The invention is a transformer phase having suitable magnetic material placed between the windings as shown in the winding cross-section in FIG. 1. The magnetic material is used to adjust the impedance. The impedance of such a winding can be calculated by:

Percent IX=K AMT/VT2 α (b1 μ+b2 + (a+c)/3),

where K is an empirical constant depending on the transformer power rating, frequency, and winding geometry, VT is the volts per turn, AMT is the average mean turn, α is the core opening width, μ is the relative permeability of the magnetic material, b1 is the magnetic material thickness, b2 is greater than or equal to the high-low space, a is the average length of a low voltage group, and c is the average length of a high voltage group. For a standard design, b1 is zero, i.e., no magnetic material is placed in the high-low space.

The magnetic material assembly must be placed at every cross-section of the winding, but must not represent a complete conducting path around the core. This assembly must be properly insulated electrically and may be shielded with conducting materials and connected electrically to the winding to act as a static plate. The magnetic material should be laminated or made of small insulated chopped laminations (microlaminations) to reduce losses and heating.

In conclusion, the invention can be used in core or shell form transformers. In three winding transformers, different b1 μ combinations may be used between separate windings to give the required impedance relationships. It is also possible to balance currents in separate parallel windings by using different b1 μ values in different high-low spaces. The invention allows the possibility of standardizing windings because different impedances can be met with the same winding.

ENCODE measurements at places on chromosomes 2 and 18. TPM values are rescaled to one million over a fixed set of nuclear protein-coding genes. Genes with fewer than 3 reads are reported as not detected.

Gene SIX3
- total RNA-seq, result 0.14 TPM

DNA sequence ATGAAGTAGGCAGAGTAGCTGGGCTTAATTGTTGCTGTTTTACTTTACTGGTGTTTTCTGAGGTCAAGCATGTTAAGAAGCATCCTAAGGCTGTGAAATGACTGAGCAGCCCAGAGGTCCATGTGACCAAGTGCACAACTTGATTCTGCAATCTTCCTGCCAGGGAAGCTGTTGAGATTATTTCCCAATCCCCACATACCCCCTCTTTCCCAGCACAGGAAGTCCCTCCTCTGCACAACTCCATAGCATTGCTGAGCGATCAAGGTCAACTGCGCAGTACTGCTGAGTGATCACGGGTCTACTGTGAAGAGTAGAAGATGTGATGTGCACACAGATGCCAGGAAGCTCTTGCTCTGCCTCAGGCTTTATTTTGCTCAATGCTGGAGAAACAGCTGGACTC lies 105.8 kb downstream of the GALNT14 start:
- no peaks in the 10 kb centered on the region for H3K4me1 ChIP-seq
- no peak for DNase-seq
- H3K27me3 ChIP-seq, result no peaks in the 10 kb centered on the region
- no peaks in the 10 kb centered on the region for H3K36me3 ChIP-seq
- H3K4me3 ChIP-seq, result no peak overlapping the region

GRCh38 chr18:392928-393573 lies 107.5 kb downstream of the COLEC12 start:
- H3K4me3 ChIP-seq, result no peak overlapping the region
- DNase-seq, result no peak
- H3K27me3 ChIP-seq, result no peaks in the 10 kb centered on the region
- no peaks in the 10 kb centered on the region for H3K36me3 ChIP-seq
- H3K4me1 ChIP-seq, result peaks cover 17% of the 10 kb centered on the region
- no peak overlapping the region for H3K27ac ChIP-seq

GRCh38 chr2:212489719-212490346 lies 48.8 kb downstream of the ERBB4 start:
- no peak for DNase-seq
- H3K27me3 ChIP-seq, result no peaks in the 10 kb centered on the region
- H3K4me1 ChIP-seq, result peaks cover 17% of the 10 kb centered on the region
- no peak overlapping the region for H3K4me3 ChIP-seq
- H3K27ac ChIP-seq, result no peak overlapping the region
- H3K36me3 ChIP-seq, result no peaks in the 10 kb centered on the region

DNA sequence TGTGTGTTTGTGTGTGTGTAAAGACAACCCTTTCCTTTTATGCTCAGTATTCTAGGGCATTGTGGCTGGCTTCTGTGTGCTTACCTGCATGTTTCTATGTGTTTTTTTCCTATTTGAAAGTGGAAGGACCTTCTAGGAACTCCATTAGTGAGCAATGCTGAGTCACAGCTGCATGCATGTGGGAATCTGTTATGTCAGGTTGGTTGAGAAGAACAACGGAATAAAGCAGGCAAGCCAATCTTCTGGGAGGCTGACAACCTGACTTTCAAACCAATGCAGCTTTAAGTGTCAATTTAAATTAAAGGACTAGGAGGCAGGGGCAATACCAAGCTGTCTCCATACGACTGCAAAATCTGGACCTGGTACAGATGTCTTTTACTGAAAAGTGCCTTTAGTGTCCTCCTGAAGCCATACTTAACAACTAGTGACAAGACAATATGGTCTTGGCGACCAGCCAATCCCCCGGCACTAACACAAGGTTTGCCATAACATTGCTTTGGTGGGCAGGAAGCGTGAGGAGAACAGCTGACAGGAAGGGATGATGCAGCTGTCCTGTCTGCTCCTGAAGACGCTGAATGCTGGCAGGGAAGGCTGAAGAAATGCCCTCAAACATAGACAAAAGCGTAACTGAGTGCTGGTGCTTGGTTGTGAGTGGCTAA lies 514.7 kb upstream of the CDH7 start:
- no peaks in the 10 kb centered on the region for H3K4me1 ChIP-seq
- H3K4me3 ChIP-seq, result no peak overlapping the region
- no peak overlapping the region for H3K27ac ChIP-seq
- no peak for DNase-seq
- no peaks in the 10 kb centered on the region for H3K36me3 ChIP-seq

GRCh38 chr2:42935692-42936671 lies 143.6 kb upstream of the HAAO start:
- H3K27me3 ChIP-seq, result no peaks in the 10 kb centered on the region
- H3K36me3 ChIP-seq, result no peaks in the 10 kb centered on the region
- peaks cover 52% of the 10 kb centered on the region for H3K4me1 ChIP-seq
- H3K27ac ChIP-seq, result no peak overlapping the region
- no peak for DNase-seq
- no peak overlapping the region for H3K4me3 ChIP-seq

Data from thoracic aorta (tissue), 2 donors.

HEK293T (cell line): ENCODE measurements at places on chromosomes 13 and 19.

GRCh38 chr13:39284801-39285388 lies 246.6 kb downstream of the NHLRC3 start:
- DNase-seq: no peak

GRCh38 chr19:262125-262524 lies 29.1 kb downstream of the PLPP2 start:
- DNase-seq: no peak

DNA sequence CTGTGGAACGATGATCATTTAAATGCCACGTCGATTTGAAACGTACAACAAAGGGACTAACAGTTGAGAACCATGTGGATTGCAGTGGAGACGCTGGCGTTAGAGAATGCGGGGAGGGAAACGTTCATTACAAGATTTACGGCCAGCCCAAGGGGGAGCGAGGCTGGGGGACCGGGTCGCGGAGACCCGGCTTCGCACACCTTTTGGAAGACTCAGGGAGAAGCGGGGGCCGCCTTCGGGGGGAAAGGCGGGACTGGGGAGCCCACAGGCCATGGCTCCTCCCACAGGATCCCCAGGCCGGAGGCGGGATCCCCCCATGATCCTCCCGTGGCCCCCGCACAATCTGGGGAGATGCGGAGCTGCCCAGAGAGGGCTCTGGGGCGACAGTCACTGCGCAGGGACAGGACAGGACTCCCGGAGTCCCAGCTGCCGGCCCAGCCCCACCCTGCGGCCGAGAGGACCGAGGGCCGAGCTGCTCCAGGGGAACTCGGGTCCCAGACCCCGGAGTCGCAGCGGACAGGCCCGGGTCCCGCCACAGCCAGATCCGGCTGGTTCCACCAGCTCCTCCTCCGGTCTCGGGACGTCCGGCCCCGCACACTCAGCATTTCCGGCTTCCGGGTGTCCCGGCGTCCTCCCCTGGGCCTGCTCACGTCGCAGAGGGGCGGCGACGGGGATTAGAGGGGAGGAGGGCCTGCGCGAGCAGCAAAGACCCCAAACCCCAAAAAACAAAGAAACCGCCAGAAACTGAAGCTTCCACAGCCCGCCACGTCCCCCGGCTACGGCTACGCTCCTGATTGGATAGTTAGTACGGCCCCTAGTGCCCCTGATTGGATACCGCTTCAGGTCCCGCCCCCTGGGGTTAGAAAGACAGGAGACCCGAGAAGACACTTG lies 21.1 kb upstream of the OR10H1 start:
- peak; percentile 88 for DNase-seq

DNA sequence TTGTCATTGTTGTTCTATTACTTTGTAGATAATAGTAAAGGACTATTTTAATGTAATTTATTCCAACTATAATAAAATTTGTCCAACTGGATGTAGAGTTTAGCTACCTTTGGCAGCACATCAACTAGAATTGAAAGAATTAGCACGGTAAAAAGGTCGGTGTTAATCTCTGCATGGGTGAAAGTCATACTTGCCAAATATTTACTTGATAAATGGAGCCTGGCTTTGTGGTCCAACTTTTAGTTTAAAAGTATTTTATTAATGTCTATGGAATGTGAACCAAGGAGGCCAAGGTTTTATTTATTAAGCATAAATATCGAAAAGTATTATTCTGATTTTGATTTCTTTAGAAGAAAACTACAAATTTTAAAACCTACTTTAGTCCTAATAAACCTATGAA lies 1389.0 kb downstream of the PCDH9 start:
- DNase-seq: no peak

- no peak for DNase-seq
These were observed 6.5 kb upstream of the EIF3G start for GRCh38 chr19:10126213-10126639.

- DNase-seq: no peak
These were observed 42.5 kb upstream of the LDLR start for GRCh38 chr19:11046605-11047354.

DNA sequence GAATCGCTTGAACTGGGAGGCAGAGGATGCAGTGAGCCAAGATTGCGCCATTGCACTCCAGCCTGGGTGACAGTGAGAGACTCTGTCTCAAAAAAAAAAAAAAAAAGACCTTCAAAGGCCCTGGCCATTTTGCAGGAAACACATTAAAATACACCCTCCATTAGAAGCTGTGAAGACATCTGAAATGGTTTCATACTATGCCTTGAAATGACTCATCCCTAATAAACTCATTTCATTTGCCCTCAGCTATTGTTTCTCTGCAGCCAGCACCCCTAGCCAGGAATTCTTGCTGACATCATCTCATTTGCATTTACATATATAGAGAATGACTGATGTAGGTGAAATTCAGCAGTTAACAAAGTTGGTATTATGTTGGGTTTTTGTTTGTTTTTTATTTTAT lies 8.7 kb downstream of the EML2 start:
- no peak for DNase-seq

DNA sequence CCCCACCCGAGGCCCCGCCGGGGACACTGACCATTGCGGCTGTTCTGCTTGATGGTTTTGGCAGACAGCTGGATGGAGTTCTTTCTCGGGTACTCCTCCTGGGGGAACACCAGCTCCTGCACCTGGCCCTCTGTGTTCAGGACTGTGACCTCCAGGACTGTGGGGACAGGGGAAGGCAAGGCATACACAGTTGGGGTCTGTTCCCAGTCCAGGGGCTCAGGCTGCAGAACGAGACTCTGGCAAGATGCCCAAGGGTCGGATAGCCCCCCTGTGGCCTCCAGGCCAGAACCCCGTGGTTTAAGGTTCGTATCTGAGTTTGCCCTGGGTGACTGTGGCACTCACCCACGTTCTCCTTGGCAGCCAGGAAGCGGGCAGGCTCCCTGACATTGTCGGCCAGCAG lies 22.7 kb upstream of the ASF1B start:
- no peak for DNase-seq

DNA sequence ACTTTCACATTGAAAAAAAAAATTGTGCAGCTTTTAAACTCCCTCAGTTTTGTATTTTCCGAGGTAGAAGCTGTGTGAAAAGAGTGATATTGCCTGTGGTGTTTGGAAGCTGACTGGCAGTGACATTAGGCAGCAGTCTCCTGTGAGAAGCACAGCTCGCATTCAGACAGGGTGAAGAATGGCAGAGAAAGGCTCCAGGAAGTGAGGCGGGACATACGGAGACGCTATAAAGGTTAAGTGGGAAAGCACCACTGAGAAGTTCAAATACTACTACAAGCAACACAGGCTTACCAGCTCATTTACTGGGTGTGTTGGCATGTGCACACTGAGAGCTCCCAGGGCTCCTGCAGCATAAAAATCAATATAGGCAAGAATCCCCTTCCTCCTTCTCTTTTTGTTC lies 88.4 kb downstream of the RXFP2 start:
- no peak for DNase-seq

Patent Citations
Cited PatentFiling datePublication dateApplicantTitle
US1347910 *Apr 29, 1915Jul 27, 1920Westinghouse Electric & Mfg CoTransformer for use with rotary converters
US2519224 *May 28, 1947Aug 15, 1950Westinghouse Electric CorpElectrical transformer
US3848331 *Sep 11, 1973Nov 19, 1974Westinghouse Electric CorpMethod of producing molded stators from steel particles
US3948690 *Oct 24, 1974Apr 6, 1976Westinghouse Electric CorporationMolded magnetic cores utilizing cut steel particles
US4060784 *Nov 22, 1976Nov 29, 1977A/S National IndustriElectrical inductive apparatus
US4356468 *May 29, 1980Oct 26, 1982U.S. Philips CorporationTransformer with magnetic screening foils
Referenced by
Citing PatentFiling datePublication dateApplicantTitle
US4952899 *Mar 31, 1989Aug 28, 1990Magnetek Universal Manufacturing CorporationShunt holding means for ballasts
US5847910 *Sep 10, 1997Dec 8, 1998Allanson International Inc.Fault protection device in a transformer
US6056808 *May 31, 1996May 2, 2000Dkw International Inc.Modular and low power ionizer
US6606020 *Mar 12, 2002Aug 12, 2003William L. FisherLow cost method of making a high impedance electrical transformer and products of said method
US6867674 *Nov 30, 1998Mar 15, 2005Asea Brown Boveri AbTransformer
WO1996038229A2 *May 31, 1996Dec 5, 1996Dkw International IncModular and low power ionizer
WO2003079378A2 *Mar 7, 2003Sep 25, 2003Fisher William LHigh impedance electrical transformer and manufacturing method
Classifications
U.S. Classification336/160, 336/233, 336/212, 336/84.00M, 336/183
International ClassificationH01F19/02
Cooperative ClassificationH01F19/02
European ClassificationH01F19/02
Legal Events
DateCodeEventDescription
Oct 31, 1995FPExpired due to failure to pay maintenance fee
Effective date: 19950823
Aug 20, 1995LAPSLapse for failure to pay maintenance fees
Mar 28, 1995REMIMaintenance fee reminder mailed
Sep 17, 1990FPAYFee payment
Year of fee payment: 8
Jun 7, 1990ASAssignment
Owner name: ABB POWER T&D COMPANY, INC., A DE CORP., PENNSYLV
Free format text: ASSIGNMENT OF ASSIGNORS INTEREST.;ASSIGNOR:WESTINGHOUSE ELECTRIC CORPORATION, A CORP. OF PA.;REEL/FRAME:005368/0692
Effective date: 19891229
Sep 19, 1986FPAYFee payment
Year of fee payment: 4
Nov 5, 1981ASAssignment
Owner name: WESTINGHOUSE ELECTRIC CORPORATION, WESTINGHOUSE BL
Free format text: ASSIGNMENT OF ASSIGNORS INTEREST.;ASSIGNOR:THOMAS, MICHAEL W.;REEL/FRAME:003938/0005
Effective date: 19811029